Something really, really weird is going on in the right, and I’m not talking about John Key, who has politically driven a political referendum process about our national identity for several years now and has suddenly decided to pretend otherwise because his polling isn’t looking nearly as good as he claims.
Nope, I’m talking about the upcoming local body elections in Auckland, where we now have three avowed right-of-centre mayoral candidates – four, if you want to make a cruel joke about Phil Goff, which the NBR certainly did.
Poor Mark Thomas was first out of the gate, only to be hamstrung by compatriot Cameron Brewer, who famously responded
“in the absence of a big name, good on Mark for being prepared to articulate the concerns and aspirations of the centre-right”
Victoria Crone seemed like the perfect choice for that “big name” – polished, professional, common-sense, good business background in an iconic Kiwi business (even if they did buy advertising on That Blog). Then she opened her mouth and everyone, even Josie Pagani, quickly realised she’s brilliant at vague aspirational mission-statements, and rubbish at actual policies.
And now – and I’m still not entirely sure this isn’t a hoax – John Palino, the man most famous for running with the Dirty Politics crowd who exposed Len Brown’s extramarital affair and horrifically exploited the woman involved, Bevan Chuang, has decided he wants to go again. But he also wants to make it clear he’s moved past that whole thing, and has proven it by hiring Simon Lusk as his campaign manager, getting Cameron Slater to organise his media contacts, having Carrick Graham at his campaign launch and raising the Len Brown story at literally the first opportunity.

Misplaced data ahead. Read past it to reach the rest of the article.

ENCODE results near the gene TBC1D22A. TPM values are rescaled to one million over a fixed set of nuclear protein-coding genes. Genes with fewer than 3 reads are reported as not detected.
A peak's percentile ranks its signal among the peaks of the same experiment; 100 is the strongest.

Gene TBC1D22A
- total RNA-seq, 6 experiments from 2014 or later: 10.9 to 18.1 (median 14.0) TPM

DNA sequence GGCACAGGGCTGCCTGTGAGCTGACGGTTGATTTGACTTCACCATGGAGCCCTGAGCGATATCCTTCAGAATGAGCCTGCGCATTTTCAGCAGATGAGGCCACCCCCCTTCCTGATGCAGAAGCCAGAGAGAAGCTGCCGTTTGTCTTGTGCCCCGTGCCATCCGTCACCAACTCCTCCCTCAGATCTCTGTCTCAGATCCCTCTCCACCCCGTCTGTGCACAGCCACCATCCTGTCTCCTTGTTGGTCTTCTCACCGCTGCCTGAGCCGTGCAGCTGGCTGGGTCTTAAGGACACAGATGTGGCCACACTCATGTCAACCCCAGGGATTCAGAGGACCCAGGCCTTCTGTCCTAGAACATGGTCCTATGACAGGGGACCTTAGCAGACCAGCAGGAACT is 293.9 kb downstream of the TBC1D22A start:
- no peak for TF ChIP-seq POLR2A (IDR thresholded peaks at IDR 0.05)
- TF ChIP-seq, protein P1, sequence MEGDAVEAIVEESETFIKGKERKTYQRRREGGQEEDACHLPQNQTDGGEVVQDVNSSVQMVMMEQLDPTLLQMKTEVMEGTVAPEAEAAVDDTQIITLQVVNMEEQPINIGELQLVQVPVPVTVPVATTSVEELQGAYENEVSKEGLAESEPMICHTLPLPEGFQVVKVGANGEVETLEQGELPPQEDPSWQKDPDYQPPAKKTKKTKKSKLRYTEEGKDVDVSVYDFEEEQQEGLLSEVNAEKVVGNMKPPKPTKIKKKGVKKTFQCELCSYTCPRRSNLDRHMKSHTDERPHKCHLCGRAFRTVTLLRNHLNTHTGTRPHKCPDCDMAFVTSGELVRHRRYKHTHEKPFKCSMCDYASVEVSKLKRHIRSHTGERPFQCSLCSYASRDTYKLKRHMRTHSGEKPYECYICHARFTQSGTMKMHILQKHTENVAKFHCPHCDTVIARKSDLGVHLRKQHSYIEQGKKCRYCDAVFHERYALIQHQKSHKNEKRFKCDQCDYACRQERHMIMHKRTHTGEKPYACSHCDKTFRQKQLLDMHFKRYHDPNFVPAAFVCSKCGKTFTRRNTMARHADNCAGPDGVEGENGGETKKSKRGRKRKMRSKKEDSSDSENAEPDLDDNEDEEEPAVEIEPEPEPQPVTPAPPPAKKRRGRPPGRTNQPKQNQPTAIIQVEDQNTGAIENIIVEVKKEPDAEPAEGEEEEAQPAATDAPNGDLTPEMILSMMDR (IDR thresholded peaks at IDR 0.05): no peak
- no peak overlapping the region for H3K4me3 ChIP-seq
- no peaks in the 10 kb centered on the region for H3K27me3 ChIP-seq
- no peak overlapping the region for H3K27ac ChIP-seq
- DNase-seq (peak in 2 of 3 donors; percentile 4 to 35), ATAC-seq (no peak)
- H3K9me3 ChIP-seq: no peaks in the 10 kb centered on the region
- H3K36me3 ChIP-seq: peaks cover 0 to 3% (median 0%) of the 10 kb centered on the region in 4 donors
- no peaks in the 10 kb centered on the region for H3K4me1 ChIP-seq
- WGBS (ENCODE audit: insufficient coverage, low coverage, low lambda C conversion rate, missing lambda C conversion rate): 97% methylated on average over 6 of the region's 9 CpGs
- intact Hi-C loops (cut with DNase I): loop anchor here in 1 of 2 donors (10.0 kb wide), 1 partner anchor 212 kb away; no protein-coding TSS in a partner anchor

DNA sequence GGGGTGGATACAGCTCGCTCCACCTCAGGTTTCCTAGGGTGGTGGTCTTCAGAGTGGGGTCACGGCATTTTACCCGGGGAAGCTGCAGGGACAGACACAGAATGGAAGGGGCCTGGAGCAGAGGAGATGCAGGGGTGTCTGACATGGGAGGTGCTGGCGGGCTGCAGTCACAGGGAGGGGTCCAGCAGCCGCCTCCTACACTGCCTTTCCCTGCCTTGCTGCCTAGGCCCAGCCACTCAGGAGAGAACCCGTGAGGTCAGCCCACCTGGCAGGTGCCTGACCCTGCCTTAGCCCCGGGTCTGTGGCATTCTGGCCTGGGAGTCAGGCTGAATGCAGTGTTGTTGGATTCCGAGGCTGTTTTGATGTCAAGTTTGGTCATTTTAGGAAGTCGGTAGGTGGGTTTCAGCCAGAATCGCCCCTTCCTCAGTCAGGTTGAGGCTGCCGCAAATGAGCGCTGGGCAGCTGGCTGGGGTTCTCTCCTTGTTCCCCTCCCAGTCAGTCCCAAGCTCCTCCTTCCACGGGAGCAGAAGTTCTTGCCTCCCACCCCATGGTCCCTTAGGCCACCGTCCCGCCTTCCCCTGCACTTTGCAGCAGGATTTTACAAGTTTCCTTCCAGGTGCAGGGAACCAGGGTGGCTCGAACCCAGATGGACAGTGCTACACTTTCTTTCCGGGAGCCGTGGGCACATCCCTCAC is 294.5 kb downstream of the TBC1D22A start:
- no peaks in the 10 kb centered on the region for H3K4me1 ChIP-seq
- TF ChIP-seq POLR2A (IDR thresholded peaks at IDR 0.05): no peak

Tim Murphy’s recap of Palino’s campaign launch is very good reading, albeit in a “too outlandish to be a Yes Minister script” way.
So that’s the National Party’s line up for the Auckland mayoralty. Whiskey. Tango. Foxtrot.
There’s no strategic benefit here. Auckland uses First Past the Post to elect its mayor, and with Phil Goff comfortably occupying the not-too-left-but-still-Labour-enough space, the right proper cannot afford to split its vote.
So what’s going on? Is this the National Party civil war, which we all assume is happening but has been judiciously kept under wraps, finally coming to light?
Or did no one actually think “let’s find a candidate we can all get behind”?
Or did they do that, then realise there were no good options – literally no one who combined talent, credibility, and charisma?
Have they all decided that it’s better to let Goff win than let any of their internal rivals near the levers of power? And we’re back to the National Party civil war theory.
Things seem a bit more sedate in Wellington, where so far we have two centre/left mayoral candidates in Celia Wade-Brown and Justin Lester – vote-splitting isn’t an issue because Wellington uses STV – and one rightwing candidate in Nicola Young, who’s been steadfastly playing the role of “reasonable, friendly Tory” – trying to hook up a deputy mayoral deal with Labour’s Paul Eagle and pulling weird stunts about the Kate Sheppard traffic lights.
But look at the bizarre antics in Auckland, and you might think (cross your fingers) that finally the right, up and down NZ, are getting sick and tired of pretending to get along for the sake of power and itsy-bitsy incremental rightward progress. Finally, they can be the ones having a messy power scrap in public.
The test is this: will the Wellington right unite behind Nicola Young’s nice-and-reasonable facade to try to knock down the big pool of Wade-Brown/Lester preferences? Or is someone else going to throw their hat in the ring? It’s STV, after all. It wouldn’t be splitting the vote. You might even argue it would help the right to get more profile.
There are rumours flying about this councillor or that business leader stepping up to the plate – there are always rumours. It’s Wellington, we get bored easily. But as someone who likes seeing a bit of a ruckus happening on the other side of the fence, I can only say: oh please, please let’s have our own Tory scrap.